THE LATEST: the land tax regime has reportedly been scrapped entirely, not suspended.

Speaking to earlier this morning, the Real Estate Institute of Queensland (REIQ) confirmed the government’s decision to shelve the scheme.

REIQ CEO Antonia Mercorella congratulated the government’s decision for not proceeding with its controversial new land tax regime.

“The REIQ has led the charge against this land tax since December last year and we worked with various stakeholders to fight the changes,” Ms Mercorella said.

“To send shockwaves through the private housing investment market during a rental crisis was unprecedented and illogical.

“Abandoning the contentious land tax regime will bring confidence back to the property investor market in a time of great uncertainty.”

The new land tax regime specified state land tax for Queensland investors would now be calculated using the total value of a property owner’s Australian land.

On Friday morning at a national cabinet meeting, Queensland Premier Annastacia Palaszczuk deferred the land tax change after the government was unable to rally other states in support.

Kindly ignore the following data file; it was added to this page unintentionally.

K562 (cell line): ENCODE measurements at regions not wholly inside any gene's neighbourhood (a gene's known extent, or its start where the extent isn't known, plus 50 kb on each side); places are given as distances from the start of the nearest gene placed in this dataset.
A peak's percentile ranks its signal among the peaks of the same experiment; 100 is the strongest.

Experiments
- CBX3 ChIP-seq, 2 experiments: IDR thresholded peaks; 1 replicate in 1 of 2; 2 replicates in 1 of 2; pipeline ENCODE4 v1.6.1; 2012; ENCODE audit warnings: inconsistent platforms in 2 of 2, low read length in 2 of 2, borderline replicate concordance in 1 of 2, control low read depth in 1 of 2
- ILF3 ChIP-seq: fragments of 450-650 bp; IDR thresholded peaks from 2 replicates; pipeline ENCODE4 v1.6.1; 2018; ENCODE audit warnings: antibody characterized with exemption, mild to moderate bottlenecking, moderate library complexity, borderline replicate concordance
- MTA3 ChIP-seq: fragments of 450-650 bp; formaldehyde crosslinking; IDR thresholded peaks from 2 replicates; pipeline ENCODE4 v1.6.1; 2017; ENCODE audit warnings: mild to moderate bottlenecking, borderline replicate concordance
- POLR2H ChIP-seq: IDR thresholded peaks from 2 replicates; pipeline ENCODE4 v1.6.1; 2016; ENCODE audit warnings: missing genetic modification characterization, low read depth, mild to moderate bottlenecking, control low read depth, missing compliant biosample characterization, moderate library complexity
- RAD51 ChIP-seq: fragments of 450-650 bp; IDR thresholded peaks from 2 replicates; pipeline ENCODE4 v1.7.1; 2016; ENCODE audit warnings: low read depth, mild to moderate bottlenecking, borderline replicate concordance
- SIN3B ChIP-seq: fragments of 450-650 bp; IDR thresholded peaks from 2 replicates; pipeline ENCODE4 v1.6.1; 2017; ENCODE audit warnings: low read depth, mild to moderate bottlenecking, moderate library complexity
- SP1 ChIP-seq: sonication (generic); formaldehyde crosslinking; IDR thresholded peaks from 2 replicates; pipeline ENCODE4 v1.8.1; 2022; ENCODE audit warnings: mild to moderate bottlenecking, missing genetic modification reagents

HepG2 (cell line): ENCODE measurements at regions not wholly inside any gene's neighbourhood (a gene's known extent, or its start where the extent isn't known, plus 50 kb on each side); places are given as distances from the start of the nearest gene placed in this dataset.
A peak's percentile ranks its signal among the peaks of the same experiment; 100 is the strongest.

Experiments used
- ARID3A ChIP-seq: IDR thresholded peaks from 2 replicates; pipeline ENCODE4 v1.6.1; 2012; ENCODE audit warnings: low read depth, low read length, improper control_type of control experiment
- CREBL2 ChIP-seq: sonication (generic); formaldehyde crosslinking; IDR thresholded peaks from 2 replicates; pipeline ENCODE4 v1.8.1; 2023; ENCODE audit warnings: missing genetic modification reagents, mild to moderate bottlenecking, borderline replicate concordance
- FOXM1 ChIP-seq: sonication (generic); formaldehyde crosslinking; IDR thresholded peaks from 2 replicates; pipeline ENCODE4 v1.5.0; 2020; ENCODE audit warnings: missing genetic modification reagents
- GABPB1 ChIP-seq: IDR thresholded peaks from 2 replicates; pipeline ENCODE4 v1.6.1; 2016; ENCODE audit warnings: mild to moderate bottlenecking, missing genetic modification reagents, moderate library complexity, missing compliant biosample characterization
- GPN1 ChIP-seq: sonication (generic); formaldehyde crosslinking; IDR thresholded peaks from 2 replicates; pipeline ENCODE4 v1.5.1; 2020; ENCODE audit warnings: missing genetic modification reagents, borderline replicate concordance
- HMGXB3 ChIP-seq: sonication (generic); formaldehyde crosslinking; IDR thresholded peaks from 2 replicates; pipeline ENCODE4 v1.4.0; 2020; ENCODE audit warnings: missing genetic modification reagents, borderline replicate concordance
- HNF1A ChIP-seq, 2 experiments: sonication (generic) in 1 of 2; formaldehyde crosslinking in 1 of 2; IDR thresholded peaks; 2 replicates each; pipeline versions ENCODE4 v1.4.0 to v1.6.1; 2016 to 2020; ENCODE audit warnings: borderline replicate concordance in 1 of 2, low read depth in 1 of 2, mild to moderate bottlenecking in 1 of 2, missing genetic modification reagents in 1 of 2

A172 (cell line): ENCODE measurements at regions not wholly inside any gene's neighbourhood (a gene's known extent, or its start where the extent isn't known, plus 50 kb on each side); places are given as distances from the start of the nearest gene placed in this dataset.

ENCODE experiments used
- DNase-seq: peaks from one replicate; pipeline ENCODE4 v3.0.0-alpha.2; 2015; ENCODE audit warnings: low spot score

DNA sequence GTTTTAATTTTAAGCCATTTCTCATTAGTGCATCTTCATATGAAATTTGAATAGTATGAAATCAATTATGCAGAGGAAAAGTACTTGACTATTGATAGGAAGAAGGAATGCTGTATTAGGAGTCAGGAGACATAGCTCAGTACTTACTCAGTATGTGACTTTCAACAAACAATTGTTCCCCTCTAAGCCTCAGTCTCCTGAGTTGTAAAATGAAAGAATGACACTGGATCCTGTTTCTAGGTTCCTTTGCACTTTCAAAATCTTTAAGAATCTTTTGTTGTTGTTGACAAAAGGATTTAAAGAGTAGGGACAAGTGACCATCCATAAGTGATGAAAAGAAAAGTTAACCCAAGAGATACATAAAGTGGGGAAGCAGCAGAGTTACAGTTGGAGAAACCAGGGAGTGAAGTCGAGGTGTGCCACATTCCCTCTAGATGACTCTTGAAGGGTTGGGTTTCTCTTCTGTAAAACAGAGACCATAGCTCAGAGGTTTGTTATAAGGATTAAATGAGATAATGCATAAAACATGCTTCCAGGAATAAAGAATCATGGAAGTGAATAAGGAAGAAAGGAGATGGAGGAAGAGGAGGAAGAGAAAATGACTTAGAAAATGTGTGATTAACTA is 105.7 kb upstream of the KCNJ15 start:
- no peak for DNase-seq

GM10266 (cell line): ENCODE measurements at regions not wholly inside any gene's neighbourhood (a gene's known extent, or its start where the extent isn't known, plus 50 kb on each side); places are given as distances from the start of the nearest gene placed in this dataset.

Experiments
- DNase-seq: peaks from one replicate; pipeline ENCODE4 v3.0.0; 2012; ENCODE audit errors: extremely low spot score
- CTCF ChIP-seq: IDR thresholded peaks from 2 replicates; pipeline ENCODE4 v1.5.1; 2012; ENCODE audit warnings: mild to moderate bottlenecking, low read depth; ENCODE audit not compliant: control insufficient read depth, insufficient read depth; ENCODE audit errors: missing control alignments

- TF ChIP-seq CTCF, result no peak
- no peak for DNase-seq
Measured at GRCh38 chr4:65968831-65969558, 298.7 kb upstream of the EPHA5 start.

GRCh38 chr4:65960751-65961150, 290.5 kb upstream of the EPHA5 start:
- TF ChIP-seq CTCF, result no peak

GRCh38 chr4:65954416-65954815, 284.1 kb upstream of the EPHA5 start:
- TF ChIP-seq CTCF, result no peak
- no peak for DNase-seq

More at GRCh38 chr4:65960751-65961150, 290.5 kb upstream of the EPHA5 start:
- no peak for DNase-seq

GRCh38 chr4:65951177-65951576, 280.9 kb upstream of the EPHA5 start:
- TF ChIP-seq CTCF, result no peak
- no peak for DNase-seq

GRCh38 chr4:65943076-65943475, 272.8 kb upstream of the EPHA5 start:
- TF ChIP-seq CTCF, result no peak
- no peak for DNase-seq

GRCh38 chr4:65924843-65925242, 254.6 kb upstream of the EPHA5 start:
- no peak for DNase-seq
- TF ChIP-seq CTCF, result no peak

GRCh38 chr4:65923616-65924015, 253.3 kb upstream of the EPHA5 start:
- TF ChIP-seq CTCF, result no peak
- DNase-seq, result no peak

New South Wales Premier Dominic Perrottet in particular was opposed to the scheme.

“We will reject any request from Queensland Labor to help facilitate this lazy policy,” Mr Perrottet said.

“Labor don’t support first homebuyers in NSW and now the Queensland Labor government is reaching across the border to tax NSW properties and hard-working residents.”

A spokesperson for Treasurer Cameron Dick said: “The Treasurer stands by everything he’s said about land tax, but of course he accepts the decision the Premier has made after talking to other leaders.”


PRD chief economist Dr Diaswati Mardiasmo said the scrapping of the land tax is a huge relief.

“This graph [above] is appropriate to show how QLD investors are on shaky grounds already – so this land tax would further shake confidence and result in added pressure for the rental market,” Dr Mardiasmo told

Shelving the land tax is a sensible measure at this point in time, especially with the opposition of other government bodies [revenue offices] in other states.

“It allows for more discussions and wider in-depth consultation with a range of stakeholders.

“If the state government would like to go ahead with the land tax, it is hoped that it will be more sophisticated and show consideration from multiple angles.”

Image by Pixabay via Pexels

Ready, Set, Buy!

Learn everything you need to know about buying property – from choosing the right property and home loan, to the purchasing process, tips to save money and more!

With bonus Q&A sheet and Crossword!

By subscribing you agree to our privacy policy